The Chiefs’ group is led by high-upside second-year defender Chris Jones, a physical and athletic specimen who was highly impressive as a rookie. Bennie Logan is one of the more underrated interior defensive linemen in the NFL, and Allen Bailey was a quality starter before a pectoral injury ended his 2016 campaign after just five games.

The middle spots were tough to separate. The Raiders’ group probably has more promise, but the Chargers’ unit is currently better. Despite being lost to an injury last season, Brandon Mebane is one of the better nose tackles in the league, and Corey Liuget is still a solid, versatile player even if he is overpaid. Damion Square had some admirable moments last season, but all in all this is a decent group without any real star power. If Mario Edwards can get back to where he was before his neck injury as a rookie, the Raiders’ group could certainly surpass them by next year. I liked Eddie Vanderdoes and Darius Latham, and even think Jihad Ward has promise despite a rough rookie season.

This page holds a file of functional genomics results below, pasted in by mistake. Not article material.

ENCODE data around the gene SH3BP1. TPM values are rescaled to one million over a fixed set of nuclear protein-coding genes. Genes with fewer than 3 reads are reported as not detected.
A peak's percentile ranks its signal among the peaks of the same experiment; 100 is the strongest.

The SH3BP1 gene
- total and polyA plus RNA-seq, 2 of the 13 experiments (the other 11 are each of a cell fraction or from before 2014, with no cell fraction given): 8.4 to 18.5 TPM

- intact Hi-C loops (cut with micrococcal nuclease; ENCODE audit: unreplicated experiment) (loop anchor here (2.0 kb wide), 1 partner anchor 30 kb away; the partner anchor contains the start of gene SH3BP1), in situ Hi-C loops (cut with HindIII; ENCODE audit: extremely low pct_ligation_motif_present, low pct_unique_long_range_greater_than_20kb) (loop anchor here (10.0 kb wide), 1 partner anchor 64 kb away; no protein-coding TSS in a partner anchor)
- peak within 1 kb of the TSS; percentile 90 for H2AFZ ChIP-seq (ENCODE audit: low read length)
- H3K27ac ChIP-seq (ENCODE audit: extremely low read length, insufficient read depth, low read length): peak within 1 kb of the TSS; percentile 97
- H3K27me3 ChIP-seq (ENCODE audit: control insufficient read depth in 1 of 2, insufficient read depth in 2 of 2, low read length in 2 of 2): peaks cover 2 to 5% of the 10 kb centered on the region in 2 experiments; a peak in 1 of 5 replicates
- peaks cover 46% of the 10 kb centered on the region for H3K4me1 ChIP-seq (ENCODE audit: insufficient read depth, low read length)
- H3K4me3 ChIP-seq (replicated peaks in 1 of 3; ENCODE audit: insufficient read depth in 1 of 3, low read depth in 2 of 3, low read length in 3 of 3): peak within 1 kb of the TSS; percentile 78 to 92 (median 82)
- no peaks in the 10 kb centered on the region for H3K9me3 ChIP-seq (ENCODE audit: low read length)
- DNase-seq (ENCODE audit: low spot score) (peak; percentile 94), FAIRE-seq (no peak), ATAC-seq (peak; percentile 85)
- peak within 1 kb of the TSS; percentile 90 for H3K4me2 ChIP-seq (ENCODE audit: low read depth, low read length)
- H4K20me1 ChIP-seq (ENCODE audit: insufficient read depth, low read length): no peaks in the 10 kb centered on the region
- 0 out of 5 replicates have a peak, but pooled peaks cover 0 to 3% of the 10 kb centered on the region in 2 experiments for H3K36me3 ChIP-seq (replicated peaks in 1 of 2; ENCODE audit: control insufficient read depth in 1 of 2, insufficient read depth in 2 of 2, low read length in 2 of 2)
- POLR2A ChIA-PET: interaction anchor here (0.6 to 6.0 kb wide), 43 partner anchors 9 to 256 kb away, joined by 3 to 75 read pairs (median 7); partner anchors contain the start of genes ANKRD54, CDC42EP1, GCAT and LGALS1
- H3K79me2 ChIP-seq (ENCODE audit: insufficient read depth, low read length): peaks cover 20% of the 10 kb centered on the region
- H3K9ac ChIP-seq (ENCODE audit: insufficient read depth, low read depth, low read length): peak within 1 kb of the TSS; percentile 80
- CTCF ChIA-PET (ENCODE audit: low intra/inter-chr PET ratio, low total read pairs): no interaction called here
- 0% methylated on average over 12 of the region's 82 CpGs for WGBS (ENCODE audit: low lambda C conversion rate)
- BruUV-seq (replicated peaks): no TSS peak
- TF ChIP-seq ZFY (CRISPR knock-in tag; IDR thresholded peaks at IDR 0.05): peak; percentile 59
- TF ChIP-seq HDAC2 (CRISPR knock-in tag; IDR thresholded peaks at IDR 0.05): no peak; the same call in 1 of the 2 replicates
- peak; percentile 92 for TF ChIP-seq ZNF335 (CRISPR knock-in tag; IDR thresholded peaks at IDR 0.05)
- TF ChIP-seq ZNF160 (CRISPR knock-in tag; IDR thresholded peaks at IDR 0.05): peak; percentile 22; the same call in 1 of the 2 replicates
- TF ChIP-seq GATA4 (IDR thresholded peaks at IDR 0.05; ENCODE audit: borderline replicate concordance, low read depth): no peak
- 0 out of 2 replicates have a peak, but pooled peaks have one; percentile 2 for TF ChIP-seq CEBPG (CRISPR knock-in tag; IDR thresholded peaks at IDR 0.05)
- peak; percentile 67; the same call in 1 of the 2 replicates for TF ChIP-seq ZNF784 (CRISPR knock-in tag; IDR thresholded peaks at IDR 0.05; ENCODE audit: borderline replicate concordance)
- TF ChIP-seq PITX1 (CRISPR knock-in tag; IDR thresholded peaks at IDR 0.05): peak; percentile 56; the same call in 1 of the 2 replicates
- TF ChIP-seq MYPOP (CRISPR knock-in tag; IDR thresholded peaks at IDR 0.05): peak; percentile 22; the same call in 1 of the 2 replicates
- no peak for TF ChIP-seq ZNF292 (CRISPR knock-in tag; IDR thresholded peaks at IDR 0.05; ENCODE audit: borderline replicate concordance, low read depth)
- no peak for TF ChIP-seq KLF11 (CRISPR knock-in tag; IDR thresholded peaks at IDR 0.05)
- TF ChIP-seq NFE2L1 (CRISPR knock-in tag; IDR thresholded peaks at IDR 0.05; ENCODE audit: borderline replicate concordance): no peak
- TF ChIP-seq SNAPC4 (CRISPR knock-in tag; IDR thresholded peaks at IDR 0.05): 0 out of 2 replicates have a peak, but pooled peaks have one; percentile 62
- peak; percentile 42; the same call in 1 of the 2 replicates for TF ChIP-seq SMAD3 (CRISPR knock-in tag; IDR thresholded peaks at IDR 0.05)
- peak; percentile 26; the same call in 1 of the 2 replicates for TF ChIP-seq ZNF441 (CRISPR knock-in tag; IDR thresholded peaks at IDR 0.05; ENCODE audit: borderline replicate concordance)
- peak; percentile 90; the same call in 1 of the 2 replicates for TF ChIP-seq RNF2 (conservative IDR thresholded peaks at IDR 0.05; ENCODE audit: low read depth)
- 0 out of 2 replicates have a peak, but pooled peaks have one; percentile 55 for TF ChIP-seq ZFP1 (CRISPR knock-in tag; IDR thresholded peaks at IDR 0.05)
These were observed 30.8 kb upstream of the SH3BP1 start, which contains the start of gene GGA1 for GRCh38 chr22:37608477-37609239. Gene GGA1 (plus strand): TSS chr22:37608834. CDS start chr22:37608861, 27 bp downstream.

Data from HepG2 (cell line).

Edge Defenders

1. Los Angeles – Joey Bosa, Melvin Ingram, Jeremiah Attaochu, Kyle Emanuel

2. Kansas City – Justin Houston, Dee Ford, Tamba Hali, Frank Zombo

3. Denver – Von Miller, Shane Ray, Shaq Barrett, Vontarrius Dora

4. Oakland – Khalil Mack, Bruce Irvin, Shilique Calhoun, James Cowser